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Japanese Religion as the Other in Korean Society and Change in the Mentality of the Other

Authors
Publisher
한국사회사학회
Publication Date
Keywords
  • ‘The Other’ Mentality
  • The Japanese Religion
  • Sgi
  • Nichiren-Shoshu
  • Tenri-Kyo
  • Seicho-No-Ie
Disciplines
  • Political Science
  • Religious Science

Abstract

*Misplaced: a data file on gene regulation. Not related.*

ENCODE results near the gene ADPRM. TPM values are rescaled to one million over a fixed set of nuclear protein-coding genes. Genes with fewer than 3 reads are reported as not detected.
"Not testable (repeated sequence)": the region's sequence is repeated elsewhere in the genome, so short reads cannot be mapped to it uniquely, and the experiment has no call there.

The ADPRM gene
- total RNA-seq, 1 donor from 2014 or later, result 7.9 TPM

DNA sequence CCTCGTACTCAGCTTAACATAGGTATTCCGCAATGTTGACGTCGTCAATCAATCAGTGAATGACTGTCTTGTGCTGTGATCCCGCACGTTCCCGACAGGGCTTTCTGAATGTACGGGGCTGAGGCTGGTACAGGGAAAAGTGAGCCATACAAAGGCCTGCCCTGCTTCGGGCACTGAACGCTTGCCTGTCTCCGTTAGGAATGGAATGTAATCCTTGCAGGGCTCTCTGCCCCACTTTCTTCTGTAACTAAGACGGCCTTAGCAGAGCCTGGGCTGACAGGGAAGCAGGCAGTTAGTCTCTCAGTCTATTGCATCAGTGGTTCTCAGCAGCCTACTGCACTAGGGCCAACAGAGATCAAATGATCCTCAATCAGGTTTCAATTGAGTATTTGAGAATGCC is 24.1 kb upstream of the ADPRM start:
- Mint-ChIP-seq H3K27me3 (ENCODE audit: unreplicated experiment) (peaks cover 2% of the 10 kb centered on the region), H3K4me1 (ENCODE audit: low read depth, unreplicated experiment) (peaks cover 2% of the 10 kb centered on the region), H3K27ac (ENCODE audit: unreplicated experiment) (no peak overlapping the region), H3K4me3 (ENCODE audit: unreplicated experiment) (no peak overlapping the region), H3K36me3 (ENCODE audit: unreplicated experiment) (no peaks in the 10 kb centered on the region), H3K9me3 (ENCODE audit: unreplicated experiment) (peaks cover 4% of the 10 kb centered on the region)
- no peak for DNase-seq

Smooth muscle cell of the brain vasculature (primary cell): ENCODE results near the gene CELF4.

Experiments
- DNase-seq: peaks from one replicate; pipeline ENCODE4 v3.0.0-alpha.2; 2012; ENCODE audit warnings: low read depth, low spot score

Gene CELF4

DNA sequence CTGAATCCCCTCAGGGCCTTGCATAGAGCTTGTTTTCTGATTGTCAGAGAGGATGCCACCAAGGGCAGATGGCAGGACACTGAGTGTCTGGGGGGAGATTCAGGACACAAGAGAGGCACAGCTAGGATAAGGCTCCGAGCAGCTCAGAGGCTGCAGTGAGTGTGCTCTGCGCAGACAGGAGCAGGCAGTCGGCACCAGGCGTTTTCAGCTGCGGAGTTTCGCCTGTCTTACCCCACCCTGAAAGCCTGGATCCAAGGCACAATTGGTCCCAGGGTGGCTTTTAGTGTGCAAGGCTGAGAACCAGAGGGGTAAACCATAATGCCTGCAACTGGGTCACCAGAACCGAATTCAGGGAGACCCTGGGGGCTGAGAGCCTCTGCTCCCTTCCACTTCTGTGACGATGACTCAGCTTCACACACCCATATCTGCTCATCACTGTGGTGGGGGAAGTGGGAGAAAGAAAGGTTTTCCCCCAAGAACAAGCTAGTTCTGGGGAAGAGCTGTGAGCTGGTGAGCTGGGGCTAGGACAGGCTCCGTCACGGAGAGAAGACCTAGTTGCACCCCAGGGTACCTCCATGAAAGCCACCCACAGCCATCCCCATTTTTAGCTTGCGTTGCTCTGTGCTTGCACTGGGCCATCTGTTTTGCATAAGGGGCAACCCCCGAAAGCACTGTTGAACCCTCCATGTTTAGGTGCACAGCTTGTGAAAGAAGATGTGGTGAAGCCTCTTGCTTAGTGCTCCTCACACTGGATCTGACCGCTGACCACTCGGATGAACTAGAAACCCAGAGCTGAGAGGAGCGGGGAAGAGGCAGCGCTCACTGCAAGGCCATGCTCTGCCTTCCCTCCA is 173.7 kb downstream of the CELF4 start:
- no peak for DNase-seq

In this paper, we analyzed the process by which Japanese religion is accepted in Korean society focusing on change in its growing pattern. This was done to examine the existence mode of 'the other' mentality and its change in Korean society. There are 18 sects of Japanese reigion in Korea, with the four sects ie, SGI, Nichiren Shoshu, Tenri-Kyo, Seicho-no-ie securing more than 100,000 followers. According to the data from the Statistics Office, the Japanese religion followers are estimated 2.1 million, which accounts for 4.4 per cent of the country population, and for 8.1 per cent of the religious population in the country. This records fourth in terms of number of followers, which follow Buddhism, Protestant Christianity, and Catholics. In Korean society, Japanese religion has persisted to grow while labeled 'the other'. This can be explained by the fact that certain circumstances under which Japanese religion can permisible into Korean society have been created and that groups open to accept it has been formed. This also indicates that another mentality towards Japan - this being different from negative 'the other' mentality towards Japanese religion - has been created. During the 1960s, Koreans considered Japan as the evil to deny its existence and the other to detest. However, at the same time it was the other to envy, and the role model to follow in the social development process. During this period, Korean Japanese undertook an important role as a messenger of Japanese religion. However, since the 1990s when Korea became significant in international community and particularly the Korean government allowed the Japanese popular culture to be imported to Korea, the perception that sees Japanese religion as the exclusive other has remarkably weakened. This also changed the way Japanese religion is introduced to Korean society. While the passive way that involves Korean Japanese as a significant messenger has gradually disappeared, missionary works actively organized by the headquarters of Japanese religion has been remarkably enforced. As a result, the sects of Japanese religion in Korea have been reshaped to be a branch with a strong connection to the headquarters. How this affects the domestic religious culture remains to be answered.

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